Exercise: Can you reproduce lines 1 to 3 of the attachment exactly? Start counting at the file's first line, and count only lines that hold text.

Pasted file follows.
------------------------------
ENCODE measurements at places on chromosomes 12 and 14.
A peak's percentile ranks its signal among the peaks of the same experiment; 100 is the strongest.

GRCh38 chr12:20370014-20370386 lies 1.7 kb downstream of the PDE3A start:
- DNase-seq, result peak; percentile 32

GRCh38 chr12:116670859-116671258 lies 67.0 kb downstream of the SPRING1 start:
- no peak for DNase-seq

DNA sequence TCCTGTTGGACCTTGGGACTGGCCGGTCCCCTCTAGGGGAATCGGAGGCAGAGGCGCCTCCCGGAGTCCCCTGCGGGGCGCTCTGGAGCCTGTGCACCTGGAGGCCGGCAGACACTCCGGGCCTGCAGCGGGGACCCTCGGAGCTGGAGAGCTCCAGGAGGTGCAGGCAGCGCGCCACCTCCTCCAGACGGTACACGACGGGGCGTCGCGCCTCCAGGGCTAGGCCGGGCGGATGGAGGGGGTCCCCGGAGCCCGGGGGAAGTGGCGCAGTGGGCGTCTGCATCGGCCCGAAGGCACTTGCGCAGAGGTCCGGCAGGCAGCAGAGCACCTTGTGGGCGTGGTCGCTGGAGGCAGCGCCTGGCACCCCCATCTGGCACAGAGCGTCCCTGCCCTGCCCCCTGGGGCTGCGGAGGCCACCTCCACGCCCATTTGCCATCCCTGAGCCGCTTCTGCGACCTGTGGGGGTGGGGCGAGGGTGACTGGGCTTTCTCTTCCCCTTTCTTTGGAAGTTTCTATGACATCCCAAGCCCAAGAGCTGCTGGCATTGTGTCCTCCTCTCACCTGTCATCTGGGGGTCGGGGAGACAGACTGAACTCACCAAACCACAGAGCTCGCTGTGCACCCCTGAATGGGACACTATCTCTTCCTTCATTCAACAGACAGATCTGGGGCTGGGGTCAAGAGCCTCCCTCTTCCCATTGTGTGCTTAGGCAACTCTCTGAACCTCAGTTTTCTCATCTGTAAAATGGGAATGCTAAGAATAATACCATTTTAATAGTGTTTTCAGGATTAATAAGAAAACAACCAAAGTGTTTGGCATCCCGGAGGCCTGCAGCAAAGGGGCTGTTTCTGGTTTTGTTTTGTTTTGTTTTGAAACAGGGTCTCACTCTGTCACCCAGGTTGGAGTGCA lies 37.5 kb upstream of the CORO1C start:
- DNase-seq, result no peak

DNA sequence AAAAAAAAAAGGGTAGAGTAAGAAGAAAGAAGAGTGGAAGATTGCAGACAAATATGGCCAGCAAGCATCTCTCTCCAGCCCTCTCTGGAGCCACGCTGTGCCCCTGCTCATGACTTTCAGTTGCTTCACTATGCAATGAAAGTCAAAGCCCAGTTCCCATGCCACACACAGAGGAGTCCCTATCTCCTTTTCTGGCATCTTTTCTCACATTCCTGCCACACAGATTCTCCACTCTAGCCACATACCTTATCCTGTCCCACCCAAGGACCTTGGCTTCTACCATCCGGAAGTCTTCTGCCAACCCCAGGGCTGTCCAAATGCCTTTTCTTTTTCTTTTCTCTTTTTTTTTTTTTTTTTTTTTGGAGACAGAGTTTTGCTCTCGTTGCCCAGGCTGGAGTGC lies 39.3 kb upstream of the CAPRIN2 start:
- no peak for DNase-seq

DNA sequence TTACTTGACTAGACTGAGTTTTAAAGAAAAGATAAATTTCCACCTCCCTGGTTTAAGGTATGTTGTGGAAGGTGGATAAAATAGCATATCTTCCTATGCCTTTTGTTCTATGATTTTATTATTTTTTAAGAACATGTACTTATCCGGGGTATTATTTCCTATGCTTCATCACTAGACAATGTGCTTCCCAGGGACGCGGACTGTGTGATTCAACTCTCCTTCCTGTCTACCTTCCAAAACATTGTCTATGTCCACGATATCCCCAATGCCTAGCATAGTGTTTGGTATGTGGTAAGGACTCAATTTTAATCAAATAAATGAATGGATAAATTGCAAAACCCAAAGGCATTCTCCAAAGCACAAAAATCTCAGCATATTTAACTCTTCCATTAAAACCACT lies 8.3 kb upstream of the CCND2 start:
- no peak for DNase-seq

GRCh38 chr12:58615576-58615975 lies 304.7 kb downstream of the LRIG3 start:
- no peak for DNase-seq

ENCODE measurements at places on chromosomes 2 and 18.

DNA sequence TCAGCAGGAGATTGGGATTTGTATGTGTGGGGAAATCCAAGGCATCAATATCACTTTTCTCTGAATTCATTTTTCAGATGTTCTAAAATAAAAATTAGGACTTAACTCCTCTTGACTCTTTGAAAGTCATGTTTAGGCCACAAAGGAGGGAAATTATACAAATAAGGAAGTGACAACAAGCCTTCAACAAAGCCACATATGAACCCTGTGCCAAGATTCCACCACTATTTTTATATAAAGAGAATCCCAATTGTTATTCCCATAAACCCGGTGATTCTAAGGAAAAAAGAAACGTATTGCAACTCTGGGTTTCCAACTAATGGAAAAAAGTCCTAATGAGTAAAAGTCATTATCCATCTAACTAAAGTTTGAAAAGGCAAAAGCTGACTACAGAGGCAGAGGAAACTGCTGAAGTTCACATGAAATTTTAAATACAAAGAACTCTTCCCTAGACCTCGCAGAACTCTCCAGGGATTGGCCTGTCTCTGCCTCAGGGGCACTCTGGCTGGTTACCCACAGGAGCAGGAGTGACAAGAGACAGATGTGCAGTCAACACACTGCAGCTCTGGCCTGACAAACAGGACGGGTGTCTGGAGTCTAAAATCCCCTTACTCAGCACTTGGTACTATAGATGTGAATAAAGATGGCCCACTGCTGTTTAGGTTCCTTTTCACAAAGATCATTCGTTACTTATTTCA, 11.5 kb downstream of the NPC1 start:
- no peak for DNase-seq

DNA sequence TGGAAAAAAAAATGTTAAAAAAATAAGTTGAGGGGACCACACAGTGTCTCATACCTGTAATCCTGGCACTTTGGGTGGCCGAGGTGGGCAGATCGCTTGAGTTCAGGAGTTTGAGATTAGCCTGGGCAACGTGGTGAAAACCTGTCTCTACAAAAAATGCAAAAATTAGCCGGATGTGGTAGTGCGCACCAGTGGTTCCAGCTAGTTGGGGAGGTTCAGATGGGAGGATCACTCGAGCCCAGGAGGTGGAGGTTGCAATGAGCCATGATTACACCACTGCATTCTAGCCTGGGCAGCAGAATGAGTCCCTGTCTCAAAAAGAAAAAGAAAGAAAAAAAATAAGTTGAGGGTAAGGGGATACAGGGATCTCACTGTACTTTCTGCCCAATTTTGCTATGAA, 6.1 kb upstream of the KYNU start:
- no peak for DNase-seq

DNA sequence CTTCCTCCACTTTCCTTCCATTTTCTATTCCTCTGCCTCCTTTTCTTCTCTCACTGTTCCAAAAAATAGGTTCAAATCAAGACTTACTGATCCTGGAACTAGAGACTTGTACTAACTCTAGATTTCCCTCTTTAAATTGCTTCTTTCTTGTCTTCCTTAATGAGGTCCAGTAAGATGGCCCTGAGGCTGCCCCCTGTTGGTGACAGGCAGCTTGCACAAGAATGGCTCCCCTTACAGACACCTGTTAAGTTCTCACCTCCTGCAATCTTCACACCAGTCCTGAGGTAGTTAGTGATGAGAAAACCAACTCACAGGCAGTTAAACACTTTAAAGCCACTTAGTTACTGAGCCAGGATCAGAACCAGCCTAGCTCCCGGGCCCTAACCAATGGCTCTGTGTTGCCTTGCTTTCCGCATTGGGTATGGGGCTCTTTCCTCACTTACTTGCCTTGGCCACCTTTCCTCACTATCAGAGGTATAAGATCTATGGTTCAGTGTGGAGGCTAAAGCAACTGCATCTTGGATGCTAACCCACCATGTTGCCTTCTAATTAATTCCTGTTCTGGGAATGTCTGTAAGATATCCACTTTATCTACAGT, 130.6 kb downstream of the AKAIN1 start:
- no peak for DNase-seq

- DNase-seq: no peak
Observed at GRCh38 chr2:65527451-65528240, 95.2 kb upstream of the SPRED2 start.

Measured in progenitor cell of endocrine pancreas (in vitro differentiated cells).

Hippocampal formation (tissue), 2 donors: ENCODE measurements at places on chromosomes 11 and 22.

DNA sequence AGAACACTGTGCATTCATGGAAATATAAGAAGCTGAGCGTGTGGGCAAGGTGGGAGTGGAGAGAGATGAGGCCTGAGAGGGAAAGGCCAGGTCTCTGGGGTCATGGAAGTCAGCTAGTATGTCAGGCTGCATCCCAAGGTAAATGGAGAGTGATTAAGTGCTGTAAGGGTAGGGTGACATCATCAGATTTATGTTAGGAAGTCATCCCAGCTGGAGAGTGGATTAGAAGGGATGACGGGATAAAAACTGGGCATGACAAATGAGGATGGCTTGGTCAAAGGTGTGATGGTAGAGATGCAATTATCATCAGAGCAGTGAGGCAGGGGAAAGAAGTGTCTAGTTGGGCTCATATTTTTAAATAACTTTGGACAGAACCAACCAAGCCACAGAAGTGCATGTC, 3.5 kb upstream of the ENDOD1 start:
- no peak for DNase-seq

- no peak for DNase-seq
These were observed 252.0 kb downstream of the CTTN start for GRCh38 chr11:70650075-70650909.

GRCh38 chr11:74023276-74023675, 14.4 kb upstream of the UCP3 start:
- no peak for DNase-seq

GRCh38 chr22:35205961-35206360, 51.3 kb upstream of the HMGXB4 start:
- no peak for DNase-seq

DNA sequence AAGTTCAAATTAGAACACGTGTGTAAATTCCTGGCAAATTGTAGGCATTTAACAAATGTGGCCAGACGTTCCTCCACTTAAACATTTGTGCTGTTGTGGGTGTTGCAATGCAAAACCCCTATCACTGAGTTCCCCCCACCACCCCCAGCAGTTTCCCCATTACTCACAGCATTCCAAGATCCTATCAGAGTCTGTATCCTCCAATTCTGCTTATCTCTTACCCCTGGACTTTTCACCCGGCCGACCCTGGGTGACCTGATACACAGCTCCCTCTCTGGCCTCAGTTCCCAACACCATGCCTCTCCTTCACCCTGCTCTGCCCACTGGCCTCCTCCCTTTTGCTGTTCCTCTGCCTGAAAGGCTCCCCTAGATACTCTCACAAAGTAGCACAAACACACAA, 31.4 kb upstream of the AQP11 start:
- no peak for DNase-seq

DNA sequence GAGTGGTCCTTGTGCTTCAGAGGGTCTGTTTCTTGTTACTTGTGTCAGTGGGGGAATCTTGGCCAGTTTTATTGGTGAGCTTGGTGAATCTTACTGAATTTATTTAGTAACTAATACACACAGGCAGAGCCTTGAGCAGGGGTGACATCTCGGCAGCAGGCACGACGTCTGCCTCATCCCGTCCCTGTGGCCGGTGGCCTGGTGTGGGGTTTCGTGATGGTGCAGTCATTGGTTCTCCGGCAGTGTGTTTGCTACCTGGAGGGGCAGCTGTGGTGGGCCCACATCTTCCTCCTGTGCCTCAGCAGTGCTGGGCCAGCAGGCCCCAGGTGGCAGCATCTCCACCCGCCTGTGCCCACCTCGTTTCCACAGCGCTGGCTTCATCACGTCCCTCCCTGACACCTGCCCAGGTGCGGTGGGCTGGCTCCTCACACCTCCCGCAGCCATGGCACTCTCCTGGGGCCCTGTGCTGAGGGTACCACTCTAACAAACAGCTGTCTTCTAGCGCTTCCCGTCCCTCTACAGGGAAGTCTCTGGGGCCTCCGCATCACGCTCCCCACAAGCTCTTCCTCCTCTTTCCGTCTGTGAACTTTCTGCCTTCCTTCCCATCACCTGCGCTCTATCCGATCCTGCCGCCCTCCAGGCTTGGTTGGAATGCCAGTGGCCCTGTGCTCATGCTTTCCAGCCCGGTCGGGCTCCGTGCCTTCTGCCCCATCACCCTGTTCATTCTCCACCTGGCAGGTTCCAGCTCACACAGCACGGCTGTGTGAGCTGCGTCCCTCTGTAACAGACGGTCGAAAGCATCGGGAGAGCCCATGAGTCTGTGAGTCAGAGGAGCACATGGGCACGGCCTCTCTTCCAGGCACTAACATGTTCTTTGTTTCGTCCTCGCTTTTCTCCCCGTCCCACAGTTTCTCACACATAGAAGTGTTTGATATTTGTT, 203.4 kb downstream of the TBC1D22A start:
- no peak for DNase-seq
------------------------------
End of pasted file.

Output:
ENCODE measurements at places on chromosomes 12 and 14.
A peak's percentile ranks its signal among the peaks of the same experiment; 100 is the strongest.

GRCh38 chr12:20370014-20370386 lies 1.7 kb downstream of the PDE3A start: